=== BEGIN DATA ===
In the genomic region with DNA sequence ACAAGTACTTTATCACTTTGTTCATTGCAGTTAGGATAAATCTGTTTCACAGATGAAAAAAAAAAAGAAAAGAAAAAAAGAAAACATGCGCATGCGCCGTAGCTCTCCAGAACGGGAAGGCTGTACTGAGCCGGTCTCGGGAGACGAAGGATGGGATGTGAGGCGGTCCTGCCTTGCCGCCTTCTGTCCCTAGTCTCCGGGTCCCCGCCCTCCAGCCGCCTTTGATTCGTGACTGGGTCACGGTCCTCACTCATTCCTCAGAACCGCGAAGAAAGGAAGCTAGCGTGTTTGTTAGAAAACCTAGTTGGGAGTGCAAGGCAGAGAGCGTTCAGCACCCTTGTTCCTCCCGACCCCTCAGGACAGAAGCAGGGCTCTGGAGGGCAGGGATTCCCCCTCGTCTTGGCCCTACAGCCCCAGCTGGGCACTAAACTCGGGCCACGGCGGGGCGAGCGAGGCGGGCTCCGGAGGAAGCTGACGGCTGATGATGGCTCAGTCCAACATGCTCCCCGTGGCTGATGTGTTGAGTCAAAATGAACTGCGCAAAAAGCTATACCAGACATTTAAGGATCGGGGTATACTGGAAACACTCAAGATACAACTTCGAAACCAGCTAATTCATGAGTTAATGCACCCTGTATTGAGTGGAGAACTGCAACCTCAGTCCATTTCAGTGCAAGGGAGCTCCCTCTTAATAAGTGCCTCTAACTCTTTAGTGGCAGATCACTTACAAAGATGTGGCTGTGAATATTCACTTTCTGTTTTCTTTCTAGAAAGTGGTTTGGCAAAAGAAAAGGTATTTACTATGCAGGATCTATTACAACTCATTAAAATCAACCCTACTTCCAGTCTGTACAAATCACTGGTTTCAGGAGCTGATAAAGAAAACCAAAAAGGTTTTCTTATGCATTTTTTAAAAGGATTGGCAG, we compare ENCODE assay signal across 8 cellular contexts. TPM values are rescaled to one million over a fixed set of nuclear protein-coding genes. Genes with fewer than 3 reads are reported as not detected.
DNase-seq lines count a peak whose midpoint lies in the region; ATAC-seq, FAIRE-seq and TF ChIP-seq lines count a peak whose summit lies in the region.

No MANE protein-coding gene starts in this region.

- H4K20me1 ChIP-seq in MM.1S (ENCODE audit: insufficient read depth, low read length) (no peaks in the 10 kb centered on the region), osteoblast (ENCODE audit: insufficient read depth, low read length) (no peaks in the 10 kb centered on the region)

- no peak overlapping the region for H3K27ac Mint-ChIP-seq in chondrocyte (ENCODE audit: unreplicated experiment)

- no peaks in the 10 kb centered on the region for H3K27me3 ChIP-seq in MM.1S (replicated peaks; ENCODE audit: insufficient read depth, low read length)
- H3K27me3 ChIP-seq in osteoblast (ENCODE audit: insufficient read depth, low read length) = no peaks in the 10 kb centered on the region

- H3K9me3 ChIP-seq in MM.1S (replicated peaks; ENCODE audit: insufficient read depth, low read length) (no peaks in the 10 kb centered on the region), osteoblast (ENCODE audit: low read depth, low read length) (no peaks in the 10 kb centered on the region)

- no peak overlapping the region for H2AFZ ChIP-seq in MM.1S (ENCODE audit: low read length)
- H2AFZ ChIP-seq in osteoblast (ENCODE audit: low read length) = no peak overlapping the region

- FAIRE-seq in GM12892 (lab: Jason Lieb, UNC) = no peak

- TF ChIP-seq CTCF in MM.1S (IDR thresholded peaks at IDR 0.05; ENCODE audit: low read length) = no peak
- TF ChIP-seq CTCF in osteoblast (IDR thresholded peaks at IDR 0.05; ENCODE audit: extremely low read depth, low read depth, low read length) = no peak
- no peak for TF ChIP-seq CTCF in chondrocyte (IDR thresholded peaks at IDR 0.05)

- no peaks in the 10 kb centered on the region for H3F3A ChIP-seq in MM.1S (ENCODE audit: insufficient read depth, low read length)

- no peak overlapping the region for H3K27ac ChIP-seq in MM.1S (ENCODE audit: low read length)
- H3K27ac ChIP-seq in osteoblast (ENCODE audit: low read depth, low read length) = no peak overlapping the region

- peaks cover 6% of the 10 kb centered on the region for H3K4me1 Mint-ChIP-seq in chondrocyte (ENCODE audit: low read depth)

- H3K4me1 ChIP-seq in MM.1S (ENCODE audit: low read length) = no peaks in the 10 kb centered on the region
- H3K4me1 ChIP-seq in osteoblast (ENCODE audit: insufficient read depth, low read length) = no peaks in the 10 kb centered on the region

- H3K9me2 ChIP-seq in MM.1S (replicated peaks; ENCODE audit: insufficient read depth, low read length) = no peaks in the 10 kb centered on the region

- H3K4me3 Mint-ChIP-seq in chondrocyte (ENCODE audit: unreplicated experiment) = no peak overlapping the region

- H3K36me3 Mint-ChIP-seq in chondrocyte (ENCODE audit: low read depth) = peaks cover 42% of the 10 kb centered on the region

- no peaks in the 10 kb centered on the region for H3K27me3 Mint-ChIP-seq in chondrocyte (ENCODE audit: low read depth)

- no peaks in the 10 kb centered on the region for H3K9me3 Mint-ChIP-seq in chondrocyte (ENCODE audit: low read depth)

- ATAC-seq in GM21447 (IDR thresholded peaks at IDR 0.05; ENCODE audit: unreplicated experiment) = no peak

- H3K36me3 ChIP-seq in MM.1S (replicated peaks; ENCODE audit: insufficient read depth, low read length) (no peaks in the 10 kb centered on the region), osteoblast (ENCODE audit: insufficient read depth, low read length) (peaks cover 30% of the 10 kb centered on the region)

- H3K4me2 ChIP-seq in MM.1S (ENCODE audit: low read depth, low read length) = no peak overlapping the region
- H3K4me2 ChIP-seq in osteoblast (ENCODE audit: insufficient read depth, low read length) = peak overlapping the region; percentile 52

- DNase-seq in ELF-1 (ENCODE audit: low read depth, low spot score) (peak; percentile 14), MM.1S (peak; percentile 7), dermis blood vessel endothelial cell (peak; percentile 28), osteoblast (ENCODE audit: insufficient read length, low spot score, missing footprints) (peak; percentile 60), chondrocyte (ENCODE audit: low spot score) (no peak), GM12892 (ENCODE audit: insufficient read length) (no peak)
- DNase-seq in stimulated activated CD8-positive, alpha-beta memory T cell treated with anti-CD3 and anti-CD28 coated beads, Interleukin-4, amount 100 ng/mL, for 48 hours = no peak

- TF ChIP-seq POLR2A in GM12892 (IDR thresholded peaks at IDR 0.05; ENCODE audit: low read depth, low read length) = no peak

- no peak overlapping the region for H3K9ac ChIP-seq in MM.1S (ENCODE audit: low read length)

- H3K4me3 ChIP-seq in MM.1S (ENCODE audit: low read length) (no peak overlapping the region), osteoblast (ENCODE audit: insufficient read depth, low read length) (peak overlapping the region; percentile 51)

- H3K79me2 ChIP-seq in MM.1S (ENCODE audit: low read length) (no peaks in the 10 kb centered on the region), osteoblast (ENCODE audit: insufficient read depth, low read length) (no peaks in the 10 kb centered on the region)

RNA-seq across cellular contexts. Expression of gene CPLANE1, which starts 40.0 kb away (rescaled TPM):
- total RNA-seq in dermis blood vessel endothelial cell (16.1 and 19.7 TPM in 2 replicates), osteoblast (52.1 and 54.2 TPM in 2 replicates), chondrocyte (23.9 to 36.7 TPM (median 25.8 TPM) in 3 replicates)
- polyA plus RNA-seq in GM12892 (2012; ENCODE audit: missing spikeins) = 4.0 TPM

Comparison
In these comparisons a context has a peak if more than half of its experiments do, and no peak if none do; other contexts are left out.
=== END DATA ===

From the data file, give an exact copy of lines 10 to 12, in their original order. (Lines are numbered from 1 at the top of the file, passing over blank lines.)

- H2AFZ ChIP-seq in osteoblast (ENCODE audit: low read length) = no peak overlapping the region

- FAIRE-seq in GM12892 (lab: Jason Lieb, UNC) = no peak

- TF ChIP-seq CTCF in MM.1S (IDR thresholded peaks at IDR 0.05; ENCODE audit: low read length) = no peak